Continue reading “Actor Spotlight: Montgomery Clift”

“The Last Black Man in San Francisco” Review

The Last Black Man in San Francisco [2019]★★★1/2

There is no place like home”. Housing is an important but often overlooked topic in films (see my discussion of two notable films about housing here). The Last Black Man in San Francisco, which first premiered at the Sundance Film Festival in January 2019, tells the story of Jimmie Fails (actor playing “himself”), a young man stuck in a series of menial jobs, but dreaming of a better life and still attached to his old childhood home, which is now an expensive Victorian house in an affluent area of San Francisco. His loyal friend and aspiring playwright Montgomery Allen is always ready to offer Jimmie his own place or rather the place of his parents to sleep in, but Jimmy is set only on one thing – to get one particular house which he believes his father built in 1943 and is prepared to do anything to reclaim it. This cinematic debut from Joe Talbot may be an imperfect film, but it has so many distinguishable characteristics and particular eccentricities that it becomes quite impossible to compare it to anything else. Visually-entrancing, The Last Black Man in San Francisco puts the concept of nostalgia, the spirit of ordinary, under-privileged people, their hopes, dreams and rights, as well as one touching friendship, at the very centre of its low-key drama.

Continue reading ““The Last Black Man in San Francisco” Review”

When Film Posters Mean Art: 10 Eye-Catching Alternative Designs

Designing film posters is an art in its own right and some films come up with rather ingenious ways to entice the public to watch their films. Cinematic fan art is also making some amazing contributions, and below I present ten film posters that have captured my attention recently; see also my posts Alternative Film Posters and “Minimalist” Film Posters, and for those who want to explore poster art in greater detail, I recommend this ten-minute lecture by James Verdesoto, film poster expert who designed that one famous poster for Pulp Fiction.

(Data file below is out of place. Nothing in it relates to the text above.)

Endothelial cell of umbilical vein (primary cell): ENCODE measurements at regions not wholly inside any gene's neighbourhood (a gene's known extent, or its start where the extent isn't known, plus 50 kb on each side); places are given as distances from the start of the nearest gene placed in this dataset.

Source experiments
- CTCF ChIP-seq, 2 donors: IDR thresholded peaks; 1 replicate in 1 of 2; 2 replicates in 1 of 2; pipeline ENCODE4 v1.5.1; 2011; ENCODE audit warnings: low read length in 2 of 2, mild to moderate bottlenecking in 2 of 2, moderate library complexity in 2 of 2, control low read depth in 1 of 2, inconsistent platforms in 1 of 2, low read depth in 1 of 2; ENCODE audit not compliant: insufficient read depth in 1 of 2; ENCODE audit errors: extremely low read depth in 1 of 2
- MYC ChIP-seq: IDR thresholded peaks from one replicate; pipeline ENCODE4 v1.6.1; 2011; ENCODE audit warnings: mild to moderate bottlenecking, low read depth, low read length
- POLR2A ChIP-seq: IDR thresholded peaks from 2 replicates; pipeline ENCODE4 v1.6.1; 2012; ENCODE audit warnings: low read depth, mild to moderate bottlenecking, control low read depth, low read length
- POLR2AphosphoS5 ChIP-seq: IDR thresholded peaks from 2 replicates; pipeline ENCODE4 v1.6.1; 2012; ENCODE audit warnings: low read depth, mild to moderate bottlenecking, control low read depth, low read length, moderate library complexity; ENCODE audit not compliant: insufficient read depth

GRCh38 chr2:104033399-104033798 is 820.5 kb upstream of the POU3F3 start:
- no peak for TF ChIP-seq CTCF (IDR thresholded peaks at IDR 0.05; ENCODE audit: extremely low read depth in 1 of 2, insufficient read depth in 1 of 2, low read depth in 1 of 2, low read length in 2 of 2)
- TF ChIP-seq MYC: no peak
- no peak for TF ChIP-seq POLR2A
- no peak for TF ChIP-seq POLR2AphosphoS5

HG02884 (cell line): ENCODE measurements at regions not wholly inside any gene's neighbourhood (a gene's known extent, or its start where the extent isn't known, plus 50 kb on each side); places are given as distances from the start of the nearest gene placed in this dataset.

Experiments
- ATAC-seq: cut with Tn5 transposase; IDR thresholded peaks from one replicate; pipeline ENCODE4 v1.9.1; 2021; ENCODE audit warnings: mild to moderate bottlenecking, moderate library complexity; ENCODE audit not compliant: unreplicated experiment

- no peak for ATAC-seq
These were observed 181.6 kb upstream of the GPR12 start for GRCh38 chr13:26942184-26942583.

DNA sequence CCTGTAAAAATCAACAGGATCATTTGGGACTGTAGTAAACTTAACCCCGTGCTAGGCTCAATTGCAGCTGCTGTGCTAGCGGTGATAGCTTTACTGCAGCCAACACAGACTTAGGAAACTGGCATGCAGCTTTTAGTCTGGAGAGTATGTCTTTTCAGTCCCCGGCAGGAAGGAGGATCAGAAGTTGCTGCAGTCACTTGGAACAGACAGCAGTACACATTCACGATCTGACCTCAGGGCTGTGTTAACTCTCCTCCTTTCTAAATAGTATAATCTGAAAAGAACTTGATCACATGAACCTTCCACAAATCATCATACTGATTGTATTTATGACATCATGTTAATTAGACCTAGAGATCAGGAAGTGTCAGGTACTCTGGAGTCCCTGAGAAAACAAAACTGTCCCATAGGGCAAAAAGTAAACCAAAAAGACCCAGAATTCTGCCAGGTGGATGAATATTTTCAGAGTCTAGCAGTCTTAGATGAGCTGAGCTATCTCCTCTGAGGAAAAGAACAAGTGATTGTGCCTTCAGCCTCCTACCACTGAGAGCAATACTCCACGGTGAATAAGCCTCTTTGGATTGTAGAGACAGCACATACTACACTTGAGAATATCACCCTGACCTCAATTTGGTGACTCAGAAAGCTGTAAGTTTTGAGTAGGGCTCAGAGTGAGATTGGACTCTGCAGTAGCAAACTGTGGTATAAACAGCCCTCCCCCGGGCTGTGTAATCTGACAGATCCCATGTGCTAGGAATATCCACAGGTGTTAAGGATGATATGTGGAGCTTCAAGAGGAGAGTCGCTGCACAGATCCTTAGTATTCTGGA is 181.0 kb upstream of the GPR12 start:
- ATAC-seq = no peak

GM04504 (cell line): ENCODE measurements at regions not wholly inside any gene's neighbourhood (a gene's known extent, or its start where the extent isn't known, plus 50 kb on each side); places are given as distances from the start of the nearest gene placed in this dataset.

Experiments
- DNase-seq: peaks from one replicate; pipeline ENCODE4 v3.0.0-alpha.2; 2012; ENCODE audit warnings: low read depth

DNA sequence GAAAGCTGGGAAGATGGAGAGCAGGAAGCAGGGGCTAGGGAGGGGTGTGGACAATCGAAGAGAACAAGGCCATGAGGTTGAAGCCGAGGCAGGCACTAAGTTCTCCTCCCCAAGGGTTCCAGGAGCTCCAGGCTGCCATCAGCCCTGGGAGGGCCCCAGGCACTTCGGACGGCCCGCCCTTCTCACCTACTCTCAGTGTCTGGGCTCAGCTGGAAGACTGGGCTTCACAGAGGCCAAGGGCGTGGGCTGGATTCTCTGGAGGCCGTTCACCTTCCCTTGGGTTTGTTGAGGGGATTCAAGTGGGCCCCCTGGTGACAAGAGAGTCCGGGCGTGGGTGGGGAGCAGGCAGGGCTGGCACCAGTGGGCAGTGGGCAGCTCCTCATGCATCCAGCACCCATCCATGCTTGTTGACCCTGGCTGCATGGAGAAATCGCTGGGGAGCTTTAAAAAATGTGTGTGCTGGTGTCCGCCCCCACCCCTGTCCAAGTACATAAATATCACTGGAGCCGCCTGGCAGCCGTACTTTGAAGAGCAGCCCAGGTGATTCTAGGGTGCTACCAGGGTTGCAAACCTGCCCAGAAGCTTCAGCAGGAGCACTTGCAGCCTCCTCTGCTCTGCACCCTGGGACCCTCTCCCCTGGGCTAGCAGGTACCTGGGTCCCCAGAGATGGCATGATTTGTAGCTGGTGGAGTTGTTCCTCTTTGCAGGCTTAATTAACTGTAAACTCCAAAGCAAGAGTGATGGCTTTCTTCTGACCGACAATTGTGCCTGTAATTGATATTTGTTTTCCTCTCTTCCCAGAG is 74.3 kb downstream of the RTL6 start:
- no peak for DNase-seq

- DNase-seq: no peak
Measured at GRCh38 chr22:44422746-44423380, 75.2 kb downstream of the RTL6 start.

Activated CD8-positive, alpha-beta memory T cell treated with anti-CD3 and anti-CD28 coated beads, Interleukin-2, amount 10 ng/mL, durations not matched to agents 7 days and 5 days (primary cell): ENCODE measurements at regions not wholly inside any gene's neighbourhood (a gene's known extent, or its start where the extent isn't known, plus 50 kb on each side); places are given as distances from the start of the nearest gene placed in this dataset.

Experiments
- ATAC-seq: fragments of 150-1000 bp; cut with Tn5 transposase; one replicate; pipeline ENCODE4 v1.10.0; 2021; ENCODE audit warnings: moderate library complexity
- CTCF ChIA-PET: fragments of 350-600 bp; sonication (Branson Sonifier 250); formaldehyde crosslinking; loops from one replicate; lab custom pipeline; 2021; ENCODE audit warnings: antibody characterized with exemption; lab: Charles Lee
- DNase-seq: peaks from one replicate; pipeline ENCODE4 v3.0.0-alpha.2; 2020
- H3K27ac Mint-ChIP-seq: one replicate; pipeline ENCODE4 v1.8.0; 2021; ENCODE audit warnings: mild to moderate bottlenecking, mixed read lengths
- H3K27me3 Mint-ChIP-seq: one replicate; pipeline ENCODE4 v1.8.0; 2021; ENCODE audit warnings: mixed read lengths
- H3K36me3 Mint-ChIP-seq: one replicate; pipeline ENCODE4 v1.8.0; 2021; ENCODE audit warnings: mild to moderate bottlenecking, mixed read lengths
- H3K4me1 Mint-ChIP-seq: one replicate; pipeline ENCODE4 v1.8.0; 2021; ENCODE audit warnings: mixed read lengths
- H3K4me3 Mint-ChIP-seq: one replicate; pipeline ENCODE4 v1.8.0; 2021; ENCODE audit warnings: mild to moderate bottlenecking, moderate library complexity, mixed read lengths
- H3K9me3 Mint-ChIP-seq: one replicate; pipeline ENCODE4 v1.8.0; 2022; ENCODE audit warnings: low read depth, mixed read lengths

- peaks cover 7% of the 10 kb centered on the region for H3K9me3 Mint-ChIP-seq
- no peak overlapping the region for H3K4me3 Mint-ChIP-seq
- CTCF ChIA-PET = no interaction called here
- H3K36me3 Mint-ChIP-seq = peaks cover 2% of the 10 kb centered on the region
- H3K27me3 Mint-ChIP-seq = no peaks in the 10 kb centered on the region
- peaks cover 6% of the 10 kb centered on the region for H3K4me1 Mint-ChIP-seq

(i) I simply love how this clever poster to Michael Almereyda’s film Tesla (2020) both captures the character portrayed by Ethan Hawke and his distinguishable characteristics and says something about the main theme: electricity/electric power; (ii) I think the colour red suits this Amelie (2001) poster from Japan, hinting to us that the story will be all about eccentricities and passions, and we can’t wait to know more about adventures of this unusual character in the centre; (iii) I’m Thinking of Endings Things (2020) may have a story which suffers from lots of awkwardness and pretentiousness, but all of its posters is a thing of beauty. The poster to the very right designed by Akiko Stehrenberger is trying to bring out the psychological and otherworldly aspects of the film.

Continue reading “When Film Posters Mean Art: 10 Eye-Catching Alternative Designs”

“Wings” Review

Wings [1966]★★★★★

Larisa Shepitko was a Soviet film-maker who made only four full-length films (her film Ascent won the Golden Bear Award at the Berlin International Film Festival 1977) before her untimely death in a car accident at the age of 41 in 1979. Shepitko’s film Wings tells the story of a decorated ex-pilot of the Red Army during the WWII – Nadezhda Petrukhina (Maya Bulgakova) who tries to re-build her life after the war period and faces a number of obstacles. Often day-dreaming about flying, Nadezhda finds it hard to find common ground with her only daughter Tanya, who has recently got engaged, and Nadezhda’s self-sacrificing and domineering approach to schooling means that she is also at odds with the younger generation in a college where she directs, who appear in her eyes to be comparatively self-centered and lacking in meekness. Through the character of one female war veteran, Wings deals bravely with a number of sensitive topics, among which is hidden PTSD, loneliness and isolation in the post-war atmosphere, and the problem of adjusting to the times of peace. Shot with nuance and balance, Wings is a largely forgotten masterpiece that needs to be seen.